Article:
My wife, Laurel, and I, along with all of our neighbors, plus over a hundred thousand other Oregonians, have been without electricity since last Friday night, February 12.
That's when a massive ice storm hit Northwest Oregon, powered by cold air from the polar vortex that afflicted much of the United States and a moisture-laden storm coming in from the Pacific.
The result was snow in areas to the north of us, including Portland, but freezing rain in our area. Which, believe me, is way worse than snow.
I shared photos of the damage to our property in a Saturday post on my HinesSight blog, "Photos of the Great Salem Ice Storm of 2021." The next day I wrote a light-hearted post, "Our dog is enjoying no electricity. Me, not so much."
After that, my mood turned darker as Portland General Electric, our power company, stopped providing estimates to their customers of when power would be restored.
I wrote "PGE getting well-deserved ice storm criticism" and "Ice storm disaster should prompt close look at PGE." By tomorrow PGE claims that power will be restored to 90% of those with outages. I hope we're not part of the 10%.
Laurel and I have a wood stove, a fairly plentiful supply of oak firewood, and a generator -- so we're more fortunate that lots of other people in Oregon lacking power. Still, it's been tough.
Our routines have been disrupted, obviously.
First thing in the morning Laurel starts a fire in the wood stove. I add gasoline to the generator, check the oil level, and start it up.
That provides us with warmth that slowly permeates through part of our house, and enough electricity to power some lights, the microwave, cooktop, TV, and internet router, plus some outlets to charge our phones.
During the rest of the day we have to keep the wood stove going and the generator supplied with gas. We've done quite a bit of cleanup of tree limbs that fell from ice accumulation, but there's a lot more to do on that front.
The chain on my chainsaw came off and was damaged in the process. So I had to take the chainsaw in to Ace Hardware for a chain replacement. The seal on our wood stove door fell off, which required a drive to a wood stove store that, thankfully, was able to glue in a replacement seal.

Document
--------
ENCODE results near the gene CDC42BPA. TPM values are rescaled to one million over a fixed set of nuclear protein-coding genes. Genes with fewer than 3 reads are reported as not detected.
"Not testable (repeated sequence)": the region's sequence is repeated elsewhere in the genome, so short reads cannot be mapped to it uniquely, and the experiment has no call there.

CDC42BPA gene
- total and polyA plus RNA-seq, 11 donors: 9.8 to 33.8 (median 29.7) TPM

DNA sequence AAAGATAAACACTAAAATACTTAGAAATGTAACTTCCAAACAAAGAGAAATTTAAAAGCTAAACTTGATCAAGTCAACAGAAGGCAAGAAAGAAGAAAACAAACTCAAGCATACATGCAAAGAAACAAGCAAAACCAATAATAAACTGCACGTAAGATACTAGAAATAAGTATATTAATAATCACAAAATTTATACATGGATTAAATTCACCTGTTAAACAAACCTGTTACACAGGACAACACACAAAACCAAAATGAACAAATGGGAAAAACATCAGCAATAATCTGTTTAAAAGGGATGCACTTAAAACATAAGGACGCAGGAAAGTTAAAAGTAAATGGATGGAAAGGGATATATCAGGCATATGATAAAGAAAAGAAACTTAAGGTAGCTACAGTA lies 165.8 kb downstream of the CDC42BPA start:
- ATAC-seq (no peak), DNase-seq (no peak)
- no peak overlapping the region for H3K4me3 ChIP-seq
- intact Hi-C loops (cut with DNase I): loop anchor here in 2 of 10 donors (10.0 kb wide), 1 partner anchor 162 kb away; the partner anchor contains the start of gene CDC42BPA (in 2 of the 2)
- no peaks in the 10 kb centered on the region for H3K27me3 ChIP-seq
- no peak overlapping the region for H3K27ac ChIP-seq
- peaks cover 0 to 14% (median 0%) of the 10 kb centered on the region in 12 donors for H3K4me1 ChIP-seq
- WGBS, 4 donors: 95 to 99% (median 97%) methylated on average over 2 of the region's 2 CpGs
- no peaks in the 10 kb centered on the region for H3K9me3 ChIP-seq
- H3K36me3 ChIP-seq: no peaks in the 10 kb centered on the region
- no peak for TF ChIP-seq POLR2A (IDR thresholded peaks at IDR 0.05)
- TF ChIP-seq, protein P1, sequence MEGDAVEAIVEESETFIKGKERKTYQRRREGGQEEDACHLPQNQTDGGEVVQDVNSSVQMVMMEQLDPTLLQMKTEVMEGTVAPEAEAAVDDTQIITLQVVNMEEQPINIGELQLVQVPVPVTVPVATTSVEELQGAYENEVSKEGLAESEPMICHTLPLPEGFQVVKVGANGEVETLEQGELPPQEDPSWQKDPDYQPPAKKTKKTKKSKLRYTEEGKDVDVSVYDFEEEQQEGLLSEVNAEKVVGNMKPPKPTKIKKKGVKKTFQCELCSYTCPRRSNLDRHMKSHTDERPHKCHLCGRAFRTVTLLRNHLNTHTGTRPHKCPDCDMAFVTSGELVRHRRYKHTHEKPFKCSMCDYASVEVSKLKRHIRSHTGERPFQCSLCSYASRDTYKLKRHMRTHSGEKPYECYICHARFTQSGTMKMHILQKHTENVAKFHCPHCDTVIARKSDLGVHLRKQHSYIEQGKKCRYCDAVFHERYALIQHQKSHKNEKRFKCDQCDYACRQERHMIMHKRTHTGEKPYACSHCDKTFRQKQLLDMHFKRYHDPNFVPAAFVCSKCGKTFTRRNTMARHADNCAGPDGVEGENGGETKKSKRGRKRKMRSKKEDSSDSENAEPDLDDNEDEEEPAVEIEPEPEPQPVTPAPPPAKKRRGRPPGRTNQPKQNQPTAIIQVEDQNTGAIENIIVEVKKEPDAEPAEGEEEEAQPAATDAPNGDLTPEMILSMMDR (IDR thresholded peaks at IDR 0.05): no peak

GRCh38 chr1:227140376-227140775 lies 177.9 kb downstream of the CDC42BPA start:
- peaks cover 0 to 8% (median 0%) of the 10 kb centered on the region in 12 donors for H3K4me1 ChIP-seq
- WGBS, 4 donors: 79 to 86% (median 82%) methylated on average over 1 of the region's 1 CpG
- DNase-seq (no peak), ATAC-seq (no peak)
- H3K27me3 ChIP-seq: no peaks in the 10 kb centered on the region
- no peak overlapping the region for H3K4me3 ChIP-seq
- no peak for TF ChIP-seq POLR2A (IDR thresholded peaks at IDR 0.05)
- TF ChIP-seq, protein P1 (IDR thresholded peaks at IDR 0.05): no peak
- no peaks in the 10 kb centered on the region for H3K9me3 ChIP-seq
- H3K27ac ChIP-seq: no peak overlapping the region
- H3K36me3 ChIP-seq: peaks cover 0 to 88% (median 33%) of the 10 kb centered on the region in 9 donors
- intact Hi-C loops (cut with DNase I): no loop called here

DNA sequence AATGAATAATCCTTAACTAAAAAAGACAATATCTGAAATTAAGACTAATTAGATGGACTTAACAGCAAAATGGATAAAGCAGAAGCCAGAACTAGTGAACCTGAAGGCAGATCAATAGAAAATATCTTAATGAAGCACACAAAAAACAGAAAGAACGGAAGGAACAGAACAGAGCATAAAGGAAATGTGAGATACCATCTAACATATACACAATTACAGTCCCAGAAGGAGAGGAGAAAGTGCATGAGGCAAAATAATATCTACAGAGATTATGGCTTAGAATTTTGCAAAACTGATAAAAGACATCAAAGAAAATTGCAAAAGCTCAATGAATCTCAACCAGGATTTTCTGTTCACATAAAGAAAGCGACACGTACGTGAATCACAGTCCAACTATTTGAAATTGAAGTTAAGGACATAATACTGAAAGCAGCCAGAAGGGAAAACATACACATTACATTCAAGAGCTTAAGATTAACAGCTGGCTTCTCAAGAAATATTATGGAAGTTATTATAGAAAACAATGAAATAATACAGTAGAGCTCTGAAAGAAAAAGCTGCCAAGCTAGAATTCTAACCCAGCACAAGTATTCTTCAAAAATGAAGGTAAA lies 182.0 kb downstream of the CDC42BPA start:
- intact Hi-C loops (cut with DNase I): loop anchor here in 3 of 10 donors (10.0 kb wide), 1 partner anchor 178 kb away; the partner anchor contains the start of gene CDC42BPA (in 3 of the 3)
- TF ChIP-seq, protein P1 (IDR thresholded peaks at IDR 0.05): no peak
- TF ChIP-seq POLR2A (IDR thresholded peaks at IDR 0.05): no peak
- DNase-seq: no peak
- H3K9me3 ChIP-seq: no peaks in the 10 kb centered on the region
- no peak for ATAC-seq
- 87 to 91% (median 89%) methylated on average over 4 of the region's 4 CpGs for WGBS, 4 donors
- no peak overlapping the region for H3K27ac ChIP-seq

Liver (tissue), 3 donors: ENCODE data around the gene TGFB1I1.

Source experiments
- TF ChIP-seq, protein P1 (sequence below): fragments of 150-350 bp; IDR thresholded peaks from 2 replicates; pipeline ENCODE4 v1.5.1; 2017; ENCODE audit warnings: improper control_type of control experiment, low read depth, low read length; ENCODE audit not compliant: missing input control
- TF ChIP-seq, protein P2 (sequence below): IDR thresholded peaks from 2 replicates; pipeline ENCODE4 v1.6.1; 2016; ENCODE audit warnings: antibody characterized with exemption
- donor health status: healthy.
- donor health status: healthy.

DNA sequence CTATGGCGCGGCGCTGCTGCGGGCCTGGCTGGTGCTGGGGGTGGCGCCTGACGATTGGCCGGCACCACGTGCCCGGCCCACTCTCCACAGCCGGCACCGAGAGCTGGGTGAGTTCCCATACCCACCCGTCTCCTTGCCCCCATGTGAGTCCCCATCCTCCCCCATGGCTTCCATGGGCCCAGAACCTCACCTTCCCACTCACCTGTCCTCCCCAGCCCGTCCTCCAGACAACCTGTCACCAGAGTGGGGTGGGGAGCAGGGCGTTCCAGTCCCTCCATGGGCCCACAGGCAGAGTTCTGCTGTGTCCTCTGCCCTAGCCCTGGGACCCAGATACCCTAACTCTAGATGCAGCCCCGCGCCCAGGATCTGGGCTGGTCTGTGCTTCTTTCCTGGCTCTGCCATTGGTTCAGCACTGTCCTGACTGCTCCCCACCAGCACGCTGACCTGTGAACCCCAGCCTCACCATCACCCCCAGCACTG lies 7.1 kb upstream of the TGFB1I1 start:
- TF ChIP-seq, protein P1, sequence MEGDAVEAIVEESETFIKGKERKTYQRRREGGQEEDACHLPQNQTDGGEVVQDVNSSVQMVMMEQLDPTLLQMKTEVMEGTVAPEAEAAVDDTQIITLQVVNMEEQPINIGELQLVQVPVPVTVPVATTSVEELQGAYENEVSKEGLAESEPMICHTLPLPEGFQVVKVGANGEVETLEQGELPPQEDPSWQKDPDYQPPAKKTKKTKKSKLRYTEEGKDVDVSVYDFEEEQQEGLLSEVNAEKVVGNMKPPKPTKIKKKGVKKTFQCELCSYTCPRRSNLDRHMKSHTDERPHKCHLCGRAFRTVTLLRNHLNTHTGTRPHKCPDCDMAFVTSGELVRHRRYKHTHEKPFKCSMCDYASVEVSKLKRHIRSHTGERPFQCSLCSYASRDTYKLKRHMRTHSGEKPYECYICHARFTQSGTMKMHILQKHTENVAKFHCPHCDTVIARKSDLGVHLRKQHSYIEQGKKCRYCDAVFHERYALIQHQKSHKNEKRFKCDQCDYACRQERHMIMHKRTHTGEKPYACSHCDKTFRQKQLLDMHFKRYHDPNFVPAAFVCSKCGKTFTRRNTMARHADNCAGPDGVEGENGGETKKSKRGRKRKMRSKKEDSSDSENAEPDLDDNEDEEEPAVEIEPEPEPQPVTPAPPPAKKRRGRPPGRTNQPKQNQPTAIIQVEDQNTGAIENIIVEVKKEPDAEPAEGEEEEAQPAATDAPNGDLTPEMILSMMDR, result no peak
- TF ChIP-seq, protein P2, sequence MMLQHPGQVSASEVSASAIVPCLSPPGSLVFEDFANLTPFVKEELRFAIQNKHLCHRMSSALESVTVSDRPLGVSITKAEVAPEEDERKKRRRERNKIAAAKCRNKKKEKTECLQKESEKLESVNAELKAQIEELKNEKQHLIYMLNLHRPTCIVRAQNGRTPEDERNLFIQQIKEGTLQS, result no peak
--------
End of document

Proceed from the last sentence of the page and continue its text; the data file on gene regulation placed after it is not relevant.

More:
Otherwise it would have been difficult to burn wood, our only source of heat.
In short, going without electricity changes one's focus to immediate needs. Heat, water, food. Sure, we still watch TV in the evening, but much of our day centers around activities that were absent from our life prior to the ice storm.
I'm a political person. For the past week I've thought of politics much less often.
In fact, recently I emailed our conservative Republican state representative to complain about PGE not giving estimates of when a customer could expect to have power restored, and to ask him to urge PGE to start providing estimates.
Ordinarily Representative Nearman and I are on opposite sides of the political divide. We've never talked, but if we did, we'd disagree about most issues facing our state and country. However, when it comes to PGE giving its customers an estimate of when their power would come back, we were in perfect agreement.
Nearman told me that he also lacked electricity. So we had that in common. It felt good to have a pleasant exchange of emails with someone whose politics I heartily agree with.
That didn't matter, because coping with an electrical outage provides the common ground that politics lacks.
Something similar happens during the two-mile late afternoon dog walk that Mooka (our Husky mix) and I take around a road loop in our rural neighborhood.
I end up talking quite a while with people who I usually just exchange a nod and "Hi, how's it going?" with. The electrical outage creates a bond that brings us closer together, since everybody out here has to figure out how to get the same basics of life -- again, heat, water, food.
Sometimes it seems like what divides us is stronger than what unites us.
But the ice storm electrical outage has shown me that this really isn't the case. Underneath the divisions of politics, religion, nationality, and such lies a common humanity that rests on our common needs to stay alive and well.
It's been a very good thing to realize this more fully. That said, I really, really hope our electricity is restored soon.